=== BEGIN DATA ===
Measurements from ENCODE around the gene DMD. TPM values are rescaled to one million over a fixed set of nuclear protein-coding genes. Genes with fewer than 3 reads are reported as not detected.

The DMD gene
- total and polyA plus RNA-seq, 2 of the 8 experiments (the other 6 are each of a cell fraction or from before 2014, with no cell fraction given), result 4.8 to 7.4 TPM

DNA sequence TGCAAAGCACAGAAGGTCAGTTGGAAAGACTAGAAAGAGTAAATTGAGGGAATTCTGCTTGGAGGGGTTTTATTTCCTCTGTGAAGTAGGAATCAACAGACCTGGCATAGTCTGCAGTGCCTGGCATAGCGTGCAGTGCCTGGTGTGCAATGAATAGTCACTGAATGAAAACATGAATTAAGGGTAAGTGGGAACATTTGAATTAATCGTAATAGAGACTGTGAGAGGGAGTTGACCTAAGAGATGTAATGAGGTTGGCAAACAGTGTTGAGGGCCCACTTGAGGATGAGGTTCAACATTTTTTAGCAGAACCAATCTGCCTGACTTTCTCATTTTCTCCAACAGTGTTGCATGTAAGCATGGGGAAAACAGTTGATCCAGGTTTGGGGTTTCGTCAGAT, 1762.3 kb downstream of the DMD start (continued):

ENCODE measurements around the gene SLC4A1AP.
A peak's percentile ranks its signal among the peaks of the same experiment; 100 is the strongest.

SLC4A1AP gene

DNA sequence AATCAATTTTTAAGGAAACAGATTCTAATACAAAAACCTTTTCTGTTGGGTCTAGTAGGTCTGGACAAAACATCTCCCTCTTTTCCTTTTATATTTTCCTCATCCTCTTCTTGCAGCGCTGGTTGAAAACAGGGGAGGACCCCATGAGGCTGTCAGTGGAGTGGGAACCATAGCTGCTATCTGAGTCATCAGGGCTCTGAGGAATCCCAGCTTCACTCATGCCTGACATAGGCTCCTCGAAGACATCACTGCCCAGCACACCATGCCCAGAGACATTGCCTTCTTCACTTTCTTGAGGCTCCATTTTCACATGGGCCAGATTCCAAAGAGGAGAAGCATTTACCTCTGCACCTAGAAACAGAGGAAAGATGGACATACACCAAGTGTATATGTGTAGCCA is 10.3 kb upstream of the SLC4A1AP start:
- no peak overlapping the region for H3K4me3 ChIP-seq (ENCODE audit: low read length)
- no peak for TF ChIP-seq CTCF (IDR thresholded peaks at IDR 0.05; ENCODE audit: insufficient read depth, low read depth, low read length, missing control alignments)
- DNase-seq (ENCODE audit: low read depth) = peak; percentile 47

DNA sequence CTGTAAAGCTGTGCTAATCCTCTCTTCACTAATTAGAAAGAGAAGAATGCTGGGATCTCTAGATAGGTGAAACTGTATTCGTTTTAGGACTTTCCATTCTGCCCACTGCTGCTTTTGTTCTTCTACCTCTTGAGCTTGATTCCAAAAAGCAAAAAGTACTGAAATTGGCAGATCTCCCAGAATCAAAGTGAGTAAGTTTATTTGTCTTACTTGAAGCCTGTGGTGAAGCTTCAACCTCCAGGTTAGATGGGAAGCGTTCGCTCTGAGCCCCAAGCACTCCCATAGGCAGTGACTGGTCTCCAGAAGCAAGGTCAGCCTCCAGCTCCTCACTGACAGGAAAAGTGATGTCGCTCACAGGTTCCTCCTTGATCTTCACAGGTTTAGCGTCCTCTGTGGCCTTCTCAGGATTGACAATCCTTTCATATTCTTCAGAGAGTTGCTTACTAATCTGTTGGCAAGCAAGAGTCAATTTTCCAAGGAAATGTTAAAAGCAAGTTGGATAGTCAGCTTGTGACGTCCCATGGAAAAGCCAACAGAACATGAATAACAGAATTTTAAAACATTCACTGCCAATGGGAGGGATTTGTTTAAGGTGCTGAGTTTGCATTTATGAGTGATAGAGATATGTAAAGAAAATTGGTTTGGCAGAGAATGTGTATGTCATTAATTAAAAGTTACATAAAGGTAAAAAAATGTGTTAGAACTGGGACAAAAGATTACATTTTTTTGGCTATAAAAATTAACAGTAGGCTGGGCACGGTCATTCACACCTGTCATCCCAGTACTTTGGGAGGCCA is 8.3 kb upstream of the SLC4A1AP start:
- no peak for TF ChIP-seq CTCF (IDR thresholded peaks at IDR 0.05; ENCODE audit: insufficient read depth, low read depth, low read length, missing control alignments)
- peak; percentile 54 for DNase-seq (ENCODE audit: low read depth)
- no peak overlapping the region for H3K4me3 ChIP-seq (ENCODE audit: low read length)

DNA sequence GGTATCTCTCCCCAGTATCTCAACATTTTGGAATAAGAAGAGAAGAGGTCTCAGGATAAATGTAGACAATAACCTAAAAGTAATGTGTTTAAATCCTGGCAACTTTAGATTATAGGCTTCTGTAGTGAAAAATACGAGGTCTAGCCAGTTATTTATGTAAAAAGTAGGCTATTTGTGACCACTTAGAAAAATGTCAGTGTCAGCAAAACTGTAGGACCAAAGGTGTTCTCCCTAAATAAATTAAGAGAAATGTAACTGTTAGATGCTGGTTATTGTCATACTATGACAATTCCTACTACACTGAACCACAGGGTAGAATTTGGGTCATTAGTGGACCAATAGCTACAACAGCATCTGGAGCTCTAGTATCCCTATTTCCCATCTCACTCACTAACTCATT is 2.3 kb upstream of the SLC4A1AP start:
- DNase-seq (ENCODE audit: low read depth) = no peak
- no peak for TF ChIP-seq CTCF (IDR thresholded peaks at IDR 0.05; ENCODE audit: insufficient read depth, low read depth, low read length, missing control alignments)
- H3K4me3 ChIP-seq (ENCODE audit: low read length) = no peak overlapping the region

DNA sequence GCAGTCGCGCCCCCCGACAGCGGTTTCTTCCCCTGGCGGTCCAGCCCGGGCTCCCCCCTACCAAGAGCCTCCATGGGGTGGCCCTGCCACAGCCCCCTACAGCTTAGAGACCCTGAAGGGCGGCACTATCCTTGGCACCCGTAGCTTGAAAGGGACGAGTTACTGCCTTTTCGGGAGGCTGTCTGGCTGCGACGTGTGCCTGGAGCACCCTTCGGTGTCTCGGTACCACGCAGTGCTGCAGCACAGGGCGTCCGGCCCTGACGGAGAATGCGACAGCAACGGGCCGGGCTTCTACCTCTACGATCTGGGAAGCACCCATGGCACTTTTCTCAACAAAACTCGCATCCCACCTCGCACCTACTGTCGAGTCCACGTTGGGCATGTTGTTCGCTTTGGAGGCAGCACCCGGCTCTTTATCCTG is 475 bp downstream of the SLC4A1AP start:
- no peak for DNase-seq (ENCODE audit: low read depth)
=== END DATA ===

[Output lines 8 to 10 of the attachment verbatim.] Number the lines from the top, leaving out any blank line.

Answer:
DNA sequence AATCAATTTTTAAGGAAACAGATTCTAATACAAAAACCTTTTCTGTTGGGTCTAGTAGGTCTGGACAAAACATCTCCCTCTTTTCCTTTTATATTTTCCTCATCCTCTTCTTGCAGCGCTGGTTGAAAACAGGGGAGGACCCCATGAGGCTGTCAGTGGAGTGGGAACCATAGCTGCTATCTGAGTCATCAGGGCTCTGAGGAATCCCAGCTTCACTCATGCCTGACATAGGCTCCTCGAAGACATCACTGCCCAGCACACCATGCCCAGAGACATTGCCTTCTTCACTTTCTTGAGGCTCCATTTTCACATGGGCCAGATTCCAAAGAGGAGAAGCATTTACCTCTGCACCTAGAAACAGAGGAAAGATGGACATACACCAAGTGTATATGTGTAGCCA is 10.3 kb upstream of the SLC4A1AP start:
- no peak overlapping the region for H3K4me3 ChIP-seq (ENCODE audit: low read length)
- no peak for TF ChIP-seq CTCF (IDR thresholded peaks at IDR 0.05; ENCODE audit: insufficient read depth, low read depth, low read length, missing control alignments)